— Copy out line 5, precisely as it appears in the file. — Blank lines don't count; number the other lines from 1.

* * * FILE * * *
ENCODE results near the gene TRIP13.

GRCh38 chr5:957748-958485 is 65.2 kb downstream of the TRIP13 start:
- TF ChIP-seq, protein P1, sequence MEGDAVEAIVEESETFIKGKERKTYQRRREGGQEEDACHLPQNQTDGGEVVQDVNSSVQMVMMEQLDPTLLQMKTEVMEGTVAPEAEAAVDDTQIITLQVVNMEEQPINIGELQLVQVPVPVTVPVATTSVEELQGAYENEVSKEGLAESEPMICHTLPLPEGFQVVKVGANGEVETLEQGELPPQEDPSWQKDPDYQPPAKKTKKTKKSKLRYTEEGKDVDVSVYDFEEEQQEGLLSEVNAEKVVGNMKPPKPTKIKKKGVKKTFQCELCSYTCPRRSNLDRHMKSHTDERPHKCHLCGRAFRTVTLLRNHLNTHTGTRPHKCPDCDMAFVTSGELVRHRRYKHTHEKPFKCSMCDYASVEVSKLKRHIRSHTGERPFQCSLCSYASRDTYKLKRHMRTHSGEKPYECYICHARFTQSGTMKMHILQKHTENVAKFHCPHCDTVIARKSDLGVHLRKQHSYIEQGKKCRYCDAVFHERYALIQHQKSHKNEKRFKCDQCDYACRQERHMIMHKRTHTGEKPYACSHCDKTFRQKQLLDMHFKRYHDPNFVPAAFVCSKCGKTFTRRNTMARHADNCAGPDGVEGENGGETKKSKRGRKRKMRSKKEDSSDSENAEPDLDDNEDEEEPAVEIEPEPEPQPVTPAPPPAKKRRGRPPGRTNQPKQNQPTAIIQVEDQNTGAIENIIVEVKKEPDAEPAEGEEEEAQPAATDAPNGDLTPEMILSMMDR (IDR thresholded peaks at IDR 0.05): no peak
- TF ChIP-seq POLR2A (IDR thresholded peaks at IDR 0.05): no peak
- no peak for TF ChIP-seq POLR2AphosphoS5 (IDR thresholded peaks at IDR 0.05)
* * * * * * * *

- no peak for TF ChIP-seq POLR2AphosphoS5 (IDR thresholded peaks at IDR 0.05)